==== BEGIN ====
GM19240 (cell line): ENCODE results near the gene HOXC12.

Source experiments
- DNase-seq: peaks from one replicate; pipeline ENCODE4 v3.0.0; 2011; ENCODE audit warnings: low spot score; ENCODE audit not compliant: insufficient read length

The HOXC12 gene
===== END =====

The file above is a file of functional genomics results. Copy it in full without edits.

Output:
GM19240 (cell line): ENCODE results near the gene HOXC12.

Source experiments
- DNase-seq: peaks from one replicate; pipeline ENCODE4 v3.0.0; 2011; ENCODE audit warnings: low spot score; ENCODE audit not compliant: insufficient read length

The HOXC12 gene